Lent Term (January to March)
This course builds on the basic principles of microbiology and parasitology taught in the preclinical course and in the Principles of Infectious Diseases course which is taught in the first term of 4th year.
Material is further developed in the species courses in 5th year.
The course aims to cover the essential practical and theoretical facts required to provide basic dental care in small animal practice, with a focus on first-opinion practice, and continues into 5th year.
The aim of this course is to provide students with a framework of understanding of clinical epidemiology that they can use to apply the principles of evidence based medicine (EBM) in the practice of veterinary medicine.
Easter Term (April to June)
Exotic, Wildlife & Conservation Medicine
This course aims to provide a fundamental level of knowledge and skills required for veterinary involvement in the management of health and welfare of exotic, wild and zoo animals.
This course aims to provide students with a basic understanding of ocular diseases based on clinical presentations.
The Orthopaedic Pathology course aims to enable the student to understand the pathobiological principles underlying the growth of bone and the changes seen both grossly and histologically in common bone and joint disease states.
Poultry Husbandry and Diseases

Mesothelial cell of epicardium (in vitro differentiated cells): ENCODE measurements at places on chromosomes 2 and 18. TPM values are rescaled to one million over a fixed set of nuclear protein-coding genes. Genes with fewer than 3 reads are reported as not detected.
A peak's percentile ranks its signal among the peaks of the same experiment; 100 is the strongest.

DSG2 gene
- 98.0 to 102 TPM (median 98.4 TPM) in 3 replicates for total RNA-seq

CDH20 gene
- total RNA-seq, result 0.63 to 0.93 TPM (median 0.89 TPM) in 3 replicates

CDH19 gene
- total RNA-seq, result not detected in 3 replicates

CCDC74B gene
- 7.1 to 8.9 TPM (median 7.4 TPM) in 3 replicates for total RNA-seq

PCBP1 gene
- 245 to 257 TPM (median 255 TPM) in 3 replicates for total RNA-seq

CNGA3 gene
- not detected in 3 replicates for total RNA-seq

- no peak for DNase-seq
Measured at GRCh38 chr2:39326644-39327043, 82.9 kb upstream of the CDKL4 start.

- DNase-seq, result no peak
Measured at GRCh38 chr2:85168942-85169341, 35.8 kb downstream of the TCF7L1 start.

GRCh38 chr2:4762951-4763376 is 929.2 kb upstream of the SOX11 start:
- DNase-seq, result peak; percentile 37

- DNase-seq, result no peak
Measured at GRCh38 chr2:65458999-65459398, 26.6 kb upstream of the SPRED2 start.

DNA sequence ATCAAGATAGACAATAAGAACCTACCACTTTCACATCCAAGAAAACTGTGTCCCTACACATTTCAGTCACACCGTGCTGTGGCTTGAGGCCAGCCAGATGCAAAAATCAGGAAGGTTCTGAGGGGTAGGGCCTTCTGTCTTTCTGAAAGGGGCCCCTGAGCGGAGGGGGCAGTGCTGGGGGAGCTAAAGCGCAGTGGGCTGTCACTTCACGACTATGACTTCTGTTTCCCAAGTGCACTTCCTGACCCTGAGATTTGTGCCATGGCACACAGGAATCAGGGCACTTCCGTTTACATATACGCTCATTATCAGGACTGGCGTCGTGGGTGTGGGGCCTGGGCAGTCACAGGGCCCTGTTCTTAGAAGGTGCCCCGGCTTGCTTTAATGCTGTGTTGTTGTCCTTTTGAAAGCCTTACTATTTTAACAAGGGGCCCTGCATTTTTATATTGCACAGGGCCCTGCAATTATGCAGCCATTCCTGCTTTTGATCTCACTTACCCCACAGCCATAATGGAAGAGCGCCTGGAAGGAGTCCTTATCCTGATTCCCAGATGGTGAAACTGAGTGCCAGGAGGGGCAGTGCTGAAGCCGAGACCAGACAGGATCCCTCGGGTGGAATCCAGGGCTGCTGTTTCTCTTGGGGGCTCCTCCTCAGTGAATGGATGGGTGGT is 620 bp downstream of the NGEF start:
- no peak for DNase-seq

This course provides students with an insight into the husbandry and disease control systems used in poultry and game bird production.
The course aims to lay the foundations for the discussion of respiratory diseases in species medicine courses, by covering areas such as defence mechanisms of the respiratory tract and basic concepts and examples of toxicological diseases of the lung.
Courses which run over multiple terms
Animal Breeding (Michaelmas, Lent and Easter)
I throughly enjoyed the Animal Breeding course and the lectures were all of an extremely high standard
The course will focus on the clinical and practical aspects of efficient reproductive husbandry and breeding in cattle, sheep and goats, horses, dogs and cats, pigs, common exotic species. It will provide a thorough knowledge of fertility, pregnancy, parturition and newborn care.
Cattle Medicine (Michaelmas, Lent and Easter)
The content of this course complements and extends instruction provided in other courses related to health, diseases and productivity in cattle and is designed to provide the necessary theoretical framework to support the competent practise of cattle medicine.
Integrated Animal Management (Michaelmas and Lent)
This course aims to promote an in-depth understanding of the scientific principles underlying the management of animals within the framework of providing for nutritional, housing, behaviour and welfare requirements.
Small Ruminant Husbandry and Medicine (Lent and Easter)
This course is designed to build on the background of knowledge on the principles of husbandry, nutrition, etc., and pathogenesis, pathology, epidemiology and control of parasitological, microbiological, metabolic and other diseases.
Veterinary Public Health (Lent and Easter)
The Veterinary Public Health (VPH) course aims to provide students with veterinary skills, knowledge, and understanding so that they can contribute to the protection and improvement of human health